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The democratic dilemma of India

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India has always defended itself from the internal political and apolitical mischiefs of the violent religious extremists. Tolerance has been the shibboleth of Indian people during the past millennia and we have always been proud of our “Unity in Diversity”. India has been the birthplace of many religions, and history shows that our forefathers have facilitated the safe existence and survival of religious organizations, leaders, and even some cult groups whilst sacrificing our dear ones for that cause. After independence, India has, as it always were, become a multi-religious, multilingual, and multi-ethnic society with a secular socialist constitution.

Many western political scientists predicted that India would crumble like a card pyramid and they vehemently tried to prove based on their trusted theories that such a diverse society cannot sustain its balance in a multipolar world. But we proved them wrong. Many nation-states became the victims of political instability, internal chaos, military coups, civil wars, and tyrannical rules, but India persisted in the inward and outward threats and stood as the largest democratic icon in the world, with its head held high. But this is the time to retrospectively analyze the cost we paid for being a socialist and secular republic and it is disappointing that the results are not at all bright. 

It is a fact that India, as a multi-religious country, has had a peaceful existence while many other countries failed miserably to move forward with a secular constitution. Indi’s population constitutes 14.2% Muslims and 79.8% Hindus, according to the 2011 Census. This 14.2% of Muslims constitute 172,245,158 people which gives India the credit of being the second largest Muslim populated country in the world after Indonesia. As once George W Bush, the former United States President, said “It`s amazing that with that much Muslim population, India is safe from the threat of radical Islam”. Indeed, Indian Muslims have always tried to distance themselves from radicalism and rejected the jihadist ideology as a farce without a base. But the recent developments in India force the political specialists to rethink this long following pattern of the state of mind of Indian Muslims and wonder whether the minuscule radical minority within the Muslim community can spread their fanatical ideologies in the mainstream Muslim society.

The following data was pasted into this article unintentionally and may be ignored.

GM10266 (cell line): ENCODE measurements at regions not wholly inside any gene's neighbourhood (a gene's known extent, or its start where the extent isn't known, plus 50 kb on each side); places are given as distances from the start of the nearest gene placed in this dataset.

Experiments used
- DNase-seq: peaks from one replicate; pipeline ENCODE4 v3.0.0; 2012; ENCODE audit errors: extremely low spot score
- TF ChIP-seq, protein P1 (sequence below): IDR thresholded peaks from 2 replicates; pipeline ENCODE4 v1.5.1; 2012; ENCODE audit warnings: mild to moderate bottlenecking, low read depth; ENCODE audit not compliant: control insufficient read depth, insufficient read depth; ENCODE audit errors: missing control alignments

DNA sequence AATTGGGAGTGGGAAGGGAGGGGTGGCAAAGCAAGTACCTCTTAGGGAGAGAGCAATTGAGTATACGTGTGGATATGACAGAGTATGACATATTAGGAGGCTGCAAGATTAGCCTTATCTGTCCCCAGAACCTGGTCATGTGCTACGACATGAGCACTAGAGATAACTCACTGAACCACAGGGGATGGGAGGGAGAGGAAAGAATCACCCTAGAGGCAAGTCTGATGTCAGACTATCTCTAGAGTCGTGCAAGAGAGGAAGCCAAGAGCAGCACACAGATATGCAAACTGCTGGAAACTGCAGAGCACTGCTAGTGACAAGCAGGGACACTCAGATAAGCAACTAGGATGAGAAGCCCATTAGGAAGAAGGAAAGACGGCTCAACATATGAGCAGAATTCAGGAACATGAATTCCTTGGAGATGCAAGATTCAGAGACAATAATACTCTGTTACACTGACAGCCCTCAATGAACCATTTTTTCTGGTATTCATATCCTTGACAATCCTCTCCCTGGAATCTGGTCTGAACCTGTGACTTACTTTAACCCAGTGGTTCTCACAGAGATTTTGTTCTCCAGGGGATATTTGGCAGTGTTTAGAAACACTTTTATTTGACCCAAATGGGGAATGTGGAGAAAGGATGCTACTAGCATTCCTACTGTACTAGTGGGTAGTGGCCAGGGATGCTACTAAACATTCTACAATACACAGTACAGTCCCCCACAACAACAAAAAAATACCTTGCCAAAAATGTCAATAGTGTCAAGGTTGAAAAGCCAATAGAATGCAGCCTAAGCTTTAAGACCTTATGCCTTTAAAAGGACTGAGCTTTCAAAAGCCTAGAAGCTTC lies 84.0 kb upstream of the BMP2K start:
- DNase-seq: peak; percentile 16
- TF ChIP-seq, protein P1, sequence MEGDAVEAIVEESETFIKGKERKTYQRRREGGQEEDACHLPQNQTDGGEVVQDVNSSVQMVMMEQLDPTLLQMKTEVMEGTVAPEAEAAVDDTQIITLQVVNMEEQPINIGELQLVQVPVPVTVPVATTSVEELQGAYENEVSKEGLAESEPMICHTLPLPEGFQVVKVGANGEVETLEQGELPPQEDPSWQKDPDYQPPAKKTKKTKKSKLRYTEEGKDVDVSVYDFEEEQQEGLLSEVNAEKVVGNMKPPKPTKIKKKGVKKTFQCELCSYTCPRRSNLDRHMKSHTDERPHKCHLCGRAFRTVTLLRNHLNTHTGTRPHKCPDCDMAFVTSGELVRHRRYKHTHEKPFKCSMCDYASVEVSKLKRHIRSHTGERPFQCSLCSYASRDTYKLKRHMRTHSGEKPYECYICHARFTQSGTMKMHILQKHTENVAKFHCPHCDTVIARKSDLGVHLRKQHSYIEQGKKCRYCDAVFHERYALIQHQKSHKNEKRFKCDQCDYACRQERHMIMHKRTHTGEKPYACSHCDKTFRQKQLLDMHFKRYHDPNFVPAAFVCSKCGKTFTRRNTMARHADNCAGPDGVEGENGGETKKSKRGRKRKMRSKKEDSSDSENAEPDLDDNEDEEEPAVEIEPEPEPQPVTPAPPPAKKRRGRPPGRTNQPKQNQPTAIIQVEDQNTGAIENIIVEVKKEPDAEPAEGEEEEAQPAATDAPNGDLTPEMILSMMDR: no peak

After the accession of the Narendra Modi led central-right Bharathiya Janatha Party government in India in 2014, these Muslim radical groups increased their efforts to create political, communal, and social divisions in the society by portraying that the Government itself is working against the ordinary Muslims and their rightful claims are being dismissed without consideration. It is a fact that the accession of the central-right Government in India has given the radical right-wing organizations (who are still a minuscule minority of the population) a morale boost in their long-standing demand of creating a Hindu nation, the vast majority of the Hindus do not share their opinion.

But the radical Islamists find this as an opportunity and try to transform the young Muslims with their conspiracy theories and a purportedly burgeoning threat of Hindu-led eradication of Muslims in India. There is no doubt that as the Indian economy is growing, the life quality of everyone in India is also increasing rapidly, not only for Hindus but also for Muslims and Christens. The radical Islamists fear the economic prosperity of the Muslim community as they always prefer the Muslims in India to be uneducated and underdeveloped as poverty and destitution provide a perfect fertile ground for violence and extremism.